A fall 2012 outbreak of fungal meningitis linked to contaminated epidural steroid injections compounded by a pharmacy in Massachusetts and distributed to at least 23 states prompted a recall of the products and warnings to hundreds of back and neck pain patients. Because several people who received unsafe methylprednisolone injections died, the case drew unflattering attention to all drug compounding. In fact, the chief science correspondent for NBC Nightly News all but said pharmacies that compound medications operate free from regulation.
The best rebuttal to such aspersions is not to list the federal laws, state rules and professional guidelines that dictate drug compounding standards and practices. Rather, pharmacy practitioners must commit to consistently compounding medications that are beneficial and safe.
USP Writes the Compounding Bible
The U.S. Pharmacopeial Convention sets the standards for customizing dosage forms and products for individual patients. The fullest list and links of these guidelines can be accessed by clicking the USP on Compounding link below.
Four things matter above all else when compounding drugs: including the correct active pharmaceutical ingredients, mixing in the appropriate excipients and solvents, preparing the correct dose and keeping contaminants out of the product. The most relevant set of guidelines for accomplishing the fourth goal is USP 797 "Pharmaceutical Compounding -- Sterile Preparations."
Reading, understanding and implementing USP 797 is a bit like eating an elephant. You cannot do it all it once, and you may not want to do it at all. One essential thing every pharmacy practitioner must know about the sterile compounding guidelines is that they detail the equipment, hygienic procedures and product testing schedules and methods pharmacists and pharmacy technicians should follow to ensure that bacteria, viruses, particulates and fungi do not enter compounded preparations.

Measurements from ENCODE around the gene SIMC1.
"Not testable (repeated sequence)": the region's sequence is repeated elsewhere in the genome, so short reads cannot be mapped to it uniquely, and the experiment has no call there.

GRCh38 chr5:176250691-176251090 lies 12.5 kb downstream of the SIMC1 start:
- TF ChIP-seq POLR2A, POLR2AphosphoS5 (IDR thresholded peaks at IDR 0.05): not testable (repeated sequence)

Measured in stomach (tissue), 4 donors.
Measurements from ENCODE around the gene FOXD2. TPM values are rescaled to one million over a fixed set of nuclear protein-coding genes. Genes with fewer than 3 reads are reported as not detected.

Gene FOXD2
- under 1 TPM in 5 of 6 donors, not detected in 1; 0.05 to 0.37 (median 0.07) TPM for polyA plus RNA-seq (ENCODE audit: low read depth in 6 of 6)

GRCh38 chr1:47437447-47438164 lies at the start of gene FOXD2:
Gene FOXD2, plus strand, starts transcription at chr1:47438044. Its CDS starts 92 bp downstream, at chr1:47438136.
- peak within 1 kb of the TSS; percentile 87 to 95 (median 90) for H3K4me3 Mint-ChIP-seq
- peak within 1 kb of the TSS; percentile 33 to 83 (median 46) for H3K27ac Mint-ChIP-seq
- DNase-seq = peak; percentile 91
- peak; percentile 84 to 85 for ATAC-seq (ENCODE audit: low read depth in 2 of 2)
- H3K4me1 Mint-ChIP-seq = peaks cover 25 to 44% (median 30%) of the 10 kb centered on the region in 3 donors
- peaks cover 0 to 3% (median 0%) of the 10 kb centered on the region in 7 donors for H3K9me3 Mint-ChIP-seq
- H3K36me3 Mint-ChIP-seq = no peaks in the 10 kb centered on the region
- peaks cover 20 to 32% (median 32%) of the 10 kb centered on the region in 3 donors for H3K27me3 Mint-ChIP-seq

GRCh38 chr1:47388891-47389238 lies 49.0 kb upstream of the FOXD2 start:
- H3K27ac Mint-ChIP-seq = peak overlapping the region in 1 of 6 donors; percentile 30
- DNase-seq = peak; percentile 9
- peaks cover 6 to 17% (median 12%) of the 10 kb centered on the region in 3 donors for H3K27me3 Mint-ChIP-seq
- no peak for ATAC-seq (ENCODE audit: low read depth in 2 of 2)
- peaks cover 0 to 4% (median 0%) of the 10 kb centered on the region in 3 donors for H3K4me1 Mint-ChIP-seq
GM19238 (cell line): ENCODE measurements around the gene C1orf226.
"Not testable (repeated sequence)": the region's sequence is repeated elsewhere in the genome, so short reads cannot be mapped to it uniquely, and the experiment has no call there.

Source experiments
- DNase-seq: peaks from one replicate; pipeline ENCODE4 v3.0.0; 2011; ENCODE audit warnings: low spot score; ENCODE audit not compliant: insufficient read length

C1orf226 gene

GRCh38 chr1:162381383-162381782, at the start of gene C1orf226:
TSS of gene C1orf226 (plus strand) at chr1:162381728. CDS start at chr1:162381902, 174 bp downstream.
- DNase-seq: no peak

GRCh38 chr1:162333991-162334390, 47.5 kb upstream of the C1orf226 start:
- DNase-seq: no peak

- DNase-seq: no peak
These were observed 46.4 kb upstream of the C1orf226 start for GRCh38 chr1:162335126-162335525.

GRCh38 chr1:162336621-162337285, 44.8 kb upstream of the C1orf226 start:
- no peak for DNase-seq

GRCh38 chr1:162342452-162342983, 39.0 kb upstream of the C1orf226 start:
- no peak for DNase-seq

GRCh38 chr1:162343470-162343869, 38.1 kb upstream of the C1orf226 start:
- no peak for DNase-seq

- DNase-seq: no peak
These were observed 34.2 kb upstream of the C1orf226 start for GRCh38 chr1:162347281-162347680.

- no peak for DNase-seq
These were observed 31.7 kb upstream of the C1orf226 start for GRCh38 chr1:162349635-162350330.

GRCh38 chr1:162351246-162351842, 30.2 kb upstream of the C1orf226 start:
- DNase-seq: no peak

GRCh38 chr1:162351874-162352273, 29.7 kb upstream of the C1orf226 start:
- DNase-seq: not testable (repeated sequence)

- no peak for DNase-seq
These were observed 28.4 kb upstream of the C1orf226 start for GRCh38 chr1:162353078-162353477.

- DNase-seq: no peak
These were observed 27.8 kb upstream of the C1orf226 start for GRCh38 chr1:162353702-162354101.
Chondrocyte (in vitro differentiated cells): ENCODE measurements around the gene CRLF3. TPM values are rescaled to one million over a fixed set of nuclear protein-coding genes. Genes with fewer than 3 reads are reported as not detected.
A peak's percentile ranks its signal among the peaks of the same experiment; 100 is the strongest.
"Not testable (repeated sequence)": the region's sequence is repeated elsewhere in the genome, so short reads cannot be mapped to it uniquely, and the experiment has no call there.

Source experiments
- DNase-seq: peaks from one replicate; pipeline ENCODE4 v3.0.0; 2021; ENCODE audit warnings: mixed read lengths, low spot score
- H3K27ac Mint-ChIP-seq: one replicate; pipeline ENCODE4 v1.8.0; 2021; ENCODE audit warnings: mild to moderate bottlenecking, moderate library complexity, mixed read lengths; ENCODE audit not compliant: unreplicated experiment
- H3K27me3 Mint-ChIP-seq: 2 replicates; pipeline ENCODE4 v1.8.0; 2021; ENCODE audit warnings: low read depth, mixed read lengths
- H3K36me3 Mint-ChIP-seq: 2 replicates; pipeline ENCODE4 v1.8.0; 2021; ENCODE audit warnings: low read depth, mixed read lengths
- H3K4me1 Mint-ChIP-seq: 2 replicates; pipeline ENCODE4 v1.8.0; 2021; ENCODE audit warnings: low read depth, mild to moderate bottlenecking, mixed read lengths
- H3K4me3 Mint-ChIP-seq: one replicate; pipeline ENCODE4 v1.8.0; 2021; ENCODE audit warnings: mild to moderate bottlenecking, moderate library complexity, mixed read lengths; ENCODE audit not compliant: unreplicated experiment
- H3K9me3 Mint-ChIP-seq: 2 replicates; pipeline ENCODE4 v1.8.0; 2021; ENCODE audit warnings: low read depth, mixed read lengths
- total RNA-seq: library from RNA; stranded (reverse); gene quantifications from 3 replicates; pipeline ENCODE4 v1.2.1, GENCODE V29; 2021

Another key fact about USP 797, as noted in an invaluable FAQ maintained by the Society of Nuclear Medicine, is that the guidelines technically have the force of law and can be enforced by the U.S. Food and Drug Administration under the agency's authority to regulate the manufacture of drug products. The Joint Commission has at times planned to make USP 797 compliance a factor in accrediting health care organizations where sterile compounding is done, but it has yet to hold pharmacies and laboratories strictly to the standards.
Have the Right Tools and Procedures
The first step toward USP 797 compliance is making sure you have the right tools and procedures for the job. The guidelines specify different levels of sterility and safety requirements for certain preparations. As pharmacies move up the scale of potentially contaminable and dangerous compounds, the types of equipment and materials handling processes become more complex and costly.
Maintaining sterility when compounding begins with ensuring basic hygiene and cleanliness. Washing hand, wearing gloves, using masks and hair covers and cleaning all surfaces and implements with bleach, alcohol or high heat are required.
Beyond that, and depending on which preparations they compound, pharmacies will need a range of laminar airflow laboratory hoods, biological containment chambers, nuclear materials glove boxes and clean rooms. The Pharmaceutics and Compounding Laboratory at the University of North Carolina Eshelman School of Pharmacy offers good introductions to these devices and their uses here and here.
Storing compounded drug products requires having refrigerators and cabinets with air circulation and humidity controls. Conducting regular visual inspections and chemical and biological assays is also necessary to ensure the preparations remain free of contaminants and retain their effectiveness. Tools needed to do those analyses range from microscopes to high performance liquid chromatographs, and the schedule varies by product type, as spelled out in USP 797.
Ensure Contract Compounders Use Best Practices
Pharmacies that find fully complying with USP 797 too expensive or unnecessary to meet most of their patients' needs often contract out compounding services. Choosing a contractor carefully is essential, though.
Considerations to take, as spelled out by the American Society of Health-System Pharmacists in its Guidelines on Outsourcing Sterile Compounding Services, include the following:
- Do you have the staff expertise, time and equipment to do necessary compounding in house?
- Does a potential contractor have a strong track record of meeting other clients' demands for quality, sterility and on-time and on-price delivery?
- Can you confirm that a potential contractor complies with USP 797 and other compounding guidelines?
- Does a signed contract spell out processes for ensuring performance and enforcing provisions?
- What is the cost?
Listing "cost" last signifies that meeting patients’ medication needs while ensuring their safety should always take precedence.